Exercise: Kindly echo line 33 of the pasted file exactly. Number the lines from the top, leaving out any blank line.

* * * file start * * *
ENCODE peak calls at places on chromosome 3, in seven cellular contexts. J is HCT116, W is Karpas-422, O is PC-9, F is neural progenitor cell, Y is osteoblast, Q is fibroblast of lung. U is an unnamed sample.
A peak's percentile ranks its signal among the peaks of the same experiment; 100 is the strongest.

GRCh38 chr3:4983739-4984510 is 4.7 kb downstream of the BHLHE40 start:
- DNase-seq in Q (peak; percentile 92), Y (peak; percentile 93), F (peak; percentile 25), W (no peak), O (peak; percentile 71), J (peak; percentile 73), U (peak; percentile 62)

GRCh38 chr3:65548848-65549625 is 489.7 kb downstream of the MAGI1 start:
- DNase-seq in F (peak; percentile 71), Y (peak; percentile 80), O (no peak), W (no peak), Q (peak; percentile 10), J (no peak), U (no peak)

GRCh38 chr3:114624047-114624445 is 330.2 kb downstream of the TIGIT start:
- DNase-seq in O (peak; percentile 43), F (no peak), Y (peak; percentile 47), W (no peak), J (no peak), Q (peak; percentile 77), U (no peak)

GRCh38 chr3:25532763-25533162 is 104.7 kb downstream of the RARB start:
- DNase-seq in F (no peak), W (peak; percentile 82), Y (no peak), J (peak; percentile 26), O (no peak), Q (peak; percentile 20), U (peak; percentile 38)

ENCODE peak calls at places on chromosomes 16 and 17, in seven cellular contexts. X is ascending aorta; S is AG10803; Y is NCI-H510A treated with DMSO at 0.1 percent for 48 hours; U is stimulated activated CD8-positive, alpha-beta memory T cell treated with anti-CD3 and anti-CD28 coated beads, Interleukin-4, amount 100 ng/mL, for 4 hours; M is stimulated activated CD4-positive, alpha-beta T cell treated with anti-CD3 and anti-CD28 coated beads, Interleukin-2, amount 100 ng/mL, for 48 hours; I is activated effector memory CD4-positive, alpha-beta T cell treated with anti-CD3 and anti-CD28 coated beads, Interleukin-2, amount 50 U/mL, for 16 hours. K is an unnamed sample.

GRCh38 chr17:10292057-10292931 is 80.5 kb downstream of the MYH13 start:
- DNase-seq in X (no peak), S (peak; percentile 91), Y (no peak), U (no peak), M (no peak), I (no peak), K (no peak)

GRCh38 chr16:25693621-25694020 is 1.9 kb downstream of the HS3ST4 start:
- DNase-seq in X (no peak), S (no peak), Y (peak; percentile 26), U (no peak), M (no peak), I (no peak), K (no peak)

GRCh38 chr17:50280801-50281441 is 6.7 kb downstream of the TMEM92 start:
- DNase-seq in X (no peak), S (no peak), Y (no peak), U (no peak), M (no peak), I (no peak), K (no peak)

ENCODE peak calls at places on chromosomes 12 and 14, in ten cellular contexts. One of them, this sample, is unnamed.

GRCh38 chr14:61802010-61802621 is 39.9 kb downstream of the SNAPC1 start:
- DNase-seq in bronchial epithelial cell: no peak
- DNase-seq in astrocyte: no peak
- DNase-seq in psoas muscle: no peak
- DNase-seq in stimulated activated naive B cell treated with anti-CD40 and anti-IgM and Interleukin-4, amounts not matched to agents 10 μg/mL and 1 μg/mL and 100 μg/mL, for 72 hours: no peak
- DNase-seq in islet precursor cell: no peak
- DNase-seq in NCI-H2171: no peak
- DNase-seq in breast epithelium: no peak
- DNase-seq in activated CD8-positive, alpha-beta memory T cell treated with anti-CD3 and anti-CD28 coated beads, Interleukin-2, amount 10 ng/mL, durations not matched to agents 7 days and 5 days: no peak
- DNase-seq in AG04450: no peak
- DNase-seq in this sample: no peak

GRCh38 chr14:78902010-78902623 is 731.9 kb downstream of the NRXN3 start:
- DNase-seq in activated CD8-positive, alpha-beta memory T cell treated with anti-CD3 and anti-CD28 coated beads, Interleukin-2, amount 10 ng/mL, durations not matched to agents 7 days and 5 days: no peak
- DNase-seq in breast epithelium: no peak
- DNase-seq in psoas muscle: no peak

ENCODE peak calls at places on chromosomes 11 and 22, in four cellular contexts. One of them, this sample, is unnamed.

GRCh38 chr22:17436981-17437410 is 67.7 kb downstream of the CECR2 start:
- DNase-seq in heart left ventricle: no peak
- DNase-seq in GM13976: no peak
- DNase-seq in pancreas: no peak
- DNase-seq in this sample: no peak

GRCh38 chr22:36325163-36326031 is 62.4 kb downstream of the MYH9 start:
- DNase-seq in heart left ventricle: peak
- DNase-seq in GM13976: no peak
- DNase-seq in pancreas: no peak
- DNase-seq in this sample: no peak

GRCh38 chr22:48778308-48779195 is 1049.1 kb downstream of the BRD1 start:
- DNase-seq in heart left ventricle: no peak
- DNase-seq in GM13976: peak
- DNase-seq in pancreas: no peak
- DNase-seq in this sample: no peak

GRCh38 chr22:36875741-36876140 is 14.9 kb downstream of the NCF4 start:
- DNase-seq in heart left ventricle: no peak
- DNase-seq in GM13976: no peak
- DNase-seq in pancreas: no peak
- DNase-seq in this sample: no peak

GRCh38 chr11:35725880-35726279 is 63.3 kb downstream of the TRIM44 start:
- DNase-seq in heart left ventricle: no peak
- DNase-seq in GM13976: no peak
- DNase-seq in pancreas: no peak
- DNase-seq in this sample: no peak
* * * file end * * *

- DNase-seq in psoas muscle: no peak